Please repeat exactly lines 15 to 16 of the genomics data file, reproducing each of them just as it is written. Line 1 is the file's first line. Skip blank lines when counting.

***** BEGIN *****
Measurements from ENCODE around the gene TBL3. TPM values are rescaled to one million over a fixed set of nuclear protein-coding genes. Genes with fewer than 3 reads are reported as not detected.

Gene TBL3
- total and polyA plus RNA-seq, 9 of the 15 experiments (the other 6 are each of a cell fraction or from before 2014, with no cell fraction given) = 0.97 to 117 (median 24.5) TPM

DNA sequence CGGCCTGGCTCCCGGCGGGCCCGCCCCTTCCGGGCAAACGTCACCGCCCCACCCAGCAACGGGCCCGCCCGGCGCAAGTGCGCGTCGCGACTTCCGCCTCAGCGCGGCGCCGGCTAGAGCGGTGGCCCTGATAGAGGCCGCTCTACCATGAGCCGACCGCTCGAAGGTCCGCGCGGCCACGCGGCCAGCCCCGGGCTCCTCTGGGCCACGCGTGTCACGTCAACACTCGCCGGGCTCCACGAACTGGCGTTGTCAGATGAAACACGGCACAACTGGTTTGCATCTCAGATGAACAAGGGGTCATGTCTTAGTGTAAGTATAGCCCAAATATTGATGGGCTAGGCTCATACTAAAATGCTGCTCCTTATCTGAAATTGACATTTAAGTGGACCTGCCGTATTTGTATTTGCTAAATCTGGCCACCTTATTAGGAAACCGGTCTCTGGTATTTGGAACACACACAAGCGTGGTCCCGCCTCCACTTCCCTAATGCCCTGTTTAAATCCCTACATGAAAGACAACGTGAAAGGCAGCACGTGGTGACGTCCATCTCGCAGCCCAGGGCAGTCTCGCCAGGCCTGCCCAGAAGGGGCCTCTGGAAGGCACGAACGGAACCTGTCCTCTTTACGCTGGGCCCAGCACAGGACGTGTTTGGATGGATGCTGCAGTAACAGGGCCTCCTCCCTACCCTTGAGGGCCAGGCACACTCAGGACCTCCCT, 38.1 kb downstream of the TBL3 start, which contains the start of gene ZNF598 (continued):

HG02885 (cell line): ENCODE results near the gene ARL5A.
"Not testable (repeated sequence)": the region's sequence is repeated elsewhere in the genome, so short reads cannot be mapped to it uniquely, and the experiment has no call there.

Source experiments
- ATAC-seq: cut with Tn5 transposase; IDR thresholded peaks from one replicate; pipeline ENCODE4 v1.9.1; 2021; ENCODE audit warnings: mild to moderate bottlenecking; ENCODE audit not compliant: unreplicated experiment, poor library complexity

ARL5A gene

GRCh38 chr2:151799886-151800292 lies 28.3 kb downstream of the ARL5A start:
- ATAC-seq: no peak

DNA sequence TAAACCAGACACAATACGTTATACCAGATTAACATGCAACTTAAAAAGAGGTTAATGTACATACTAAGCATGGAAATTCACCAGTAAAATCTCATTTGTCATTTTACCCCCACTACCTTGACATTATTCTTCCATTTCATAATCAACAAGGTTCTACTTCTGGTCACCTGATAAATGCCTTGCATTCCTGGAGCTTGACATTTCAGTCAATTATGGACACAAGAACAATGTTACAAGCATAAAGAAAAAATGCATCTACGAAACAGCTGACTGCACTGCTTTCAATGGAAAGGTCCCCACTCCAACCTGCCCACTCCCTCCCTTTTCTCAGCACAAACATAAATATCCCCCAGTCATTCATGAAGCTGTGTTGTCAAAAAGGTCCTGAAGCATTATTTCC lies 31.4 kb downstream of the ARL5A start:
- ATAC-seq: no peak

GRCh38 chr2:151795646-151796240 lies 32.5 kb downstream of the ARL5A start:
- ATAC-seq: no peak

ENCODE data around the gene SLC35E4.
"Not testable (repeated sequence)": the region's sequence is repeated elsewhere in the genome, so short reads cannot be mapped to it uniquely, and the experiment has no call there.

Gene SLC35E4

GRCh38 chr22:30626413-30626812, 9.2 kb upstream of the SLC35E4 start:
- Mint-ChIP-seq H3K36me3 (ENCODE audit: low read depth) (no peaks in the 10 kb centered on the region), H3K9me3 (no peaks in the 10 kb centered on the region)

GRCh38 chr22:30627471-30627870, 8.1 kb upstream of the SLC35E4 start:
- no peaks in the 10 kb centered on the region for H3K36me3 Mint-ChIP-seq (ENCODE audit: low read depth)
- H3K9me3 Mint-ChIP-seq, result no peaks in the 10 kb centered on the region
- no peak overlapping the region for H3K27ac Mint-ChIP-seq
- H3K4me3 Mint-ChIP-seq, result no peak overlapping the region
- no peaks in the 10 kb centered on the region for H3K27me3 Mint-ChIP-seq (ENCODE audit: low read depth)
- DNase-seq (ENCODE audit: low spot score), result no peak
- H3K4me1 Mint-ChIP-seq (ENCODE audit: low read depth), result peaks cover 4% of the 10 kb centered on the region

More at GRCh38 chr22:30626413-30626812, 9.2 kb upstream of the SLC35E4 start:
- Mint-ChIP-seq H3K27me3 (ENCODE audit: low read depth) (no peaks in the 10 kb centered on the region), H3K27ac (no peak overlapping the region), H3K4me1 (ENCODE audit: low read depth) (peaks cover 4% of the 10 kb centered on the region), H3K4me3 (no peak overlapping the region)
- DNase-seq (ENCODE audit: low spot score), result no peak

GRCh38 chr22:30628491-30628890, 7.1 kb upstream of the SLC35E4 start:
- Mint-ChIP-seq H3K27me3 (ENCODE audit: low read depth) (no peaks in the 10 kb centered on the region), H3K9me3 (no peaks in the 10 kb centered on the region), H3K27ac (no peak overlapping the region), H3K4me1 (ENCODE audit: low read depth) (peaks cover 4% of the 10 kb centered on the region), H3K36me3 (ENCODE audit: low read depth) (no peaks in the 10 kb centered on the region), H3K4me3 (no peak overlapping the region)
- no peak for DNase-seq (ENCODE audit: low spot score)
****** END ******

- ATAC-seq: no peak

ENCODE data around the gene SLC35E4.